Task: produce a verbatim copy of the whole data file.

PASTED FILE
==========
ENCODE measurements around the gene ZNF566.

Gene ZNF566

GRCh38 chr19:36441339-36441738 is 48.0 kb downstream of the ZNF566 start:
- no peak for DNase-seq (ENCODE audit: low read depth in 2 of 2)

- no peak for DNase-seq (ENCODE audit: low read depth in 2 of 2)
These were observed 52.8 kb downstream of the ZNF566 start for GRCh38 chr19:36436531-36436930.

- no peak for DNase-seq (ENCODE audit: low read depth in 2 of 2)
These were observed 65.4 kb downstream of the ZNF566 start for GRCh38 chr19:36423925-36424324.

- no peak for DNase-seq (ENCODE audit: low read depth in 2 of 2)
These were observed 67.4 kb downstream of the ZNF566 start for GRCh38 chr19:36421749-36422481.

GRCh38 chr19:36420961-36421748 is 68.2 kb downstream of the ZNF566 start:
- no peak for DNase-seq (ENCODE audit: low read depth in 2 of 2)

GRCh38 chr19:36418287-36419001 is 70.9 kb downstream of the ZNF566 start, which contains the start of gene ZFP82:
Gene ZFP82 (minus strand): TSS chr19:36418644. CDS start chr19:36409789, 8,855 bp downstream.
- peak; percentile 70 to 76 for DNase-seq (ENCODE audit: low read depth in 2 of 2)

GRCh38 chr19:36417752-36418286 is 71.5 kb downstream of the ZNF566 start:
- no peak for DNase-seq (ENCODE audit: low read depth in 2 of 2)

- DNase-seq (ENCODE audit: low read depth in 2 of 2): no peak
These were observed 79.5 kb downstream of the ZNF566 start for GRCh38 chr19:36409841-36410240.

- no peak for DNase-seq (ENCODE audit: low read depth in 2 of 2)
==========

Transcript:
ENCODE measurements around the gene ZNF566.

Gene ZNF566

GRCh38 chr19:36441339-36441738 is 48.0 kb downstream of the ZNF566 start:
- no peak for DNase-seq (ENCODE audit: low read depth in 2 of 2)

- no peak for DNase-seq (ENCODE audit: low read depth in 2 of 2)
These were observed 52.8 kb downstream of the ZNF566 start for GRCh38 chr19:36436531-36436930.

- no peak for DNase-seq (ENCODE audit: low read depth in 2 of 2)
These were observed 65.4 kb downstream of the ZNF566 start for GRCh38 chr19:36423925-36424324.

- no peak for DNase-seq (ENCODE audit: low read depth in 2 of 2)
These were observed 67.4 kb downstream of the ZNF566 start for GRCh38 chr19:36421749-36422481.

GRCh38 chr19:36420961-36421748 is 68.2 kb downstream of the ZNF566 start:
- no peak for DNase-seq (ENCODE audit: low read depth in 2 of 2)

GRCh38 chr19:36418287-36419001 is 70.9 kb downstream of the ZNF566 start, which contains the start of gene ZFP82:
Gene ZFP82 (minus strand): TSS chr19:36418644. CDS start chr19:36409789, 8,855 bp downstream.
- peak; percentile 70 to 76 for DNase-seq (ENCODE audit: low read depth in 2 of 2)

GRCh38 chr19:36417752-36418286 is 71.5 kb downstream of the ZNF566 start:
- no peak for DNase-seq (ENCODE audit: low read depth in 2 of 2)

- DNase-seq (ENCODE audit: low read depth in 2 of 2): no peak
These were observed 79.5 kb downstream of the ZNF566 start for GRCh38 chr19:36409841-36410240.

- no peak for DNase-seq (ENCODE audit: low read depth in 2 of 2)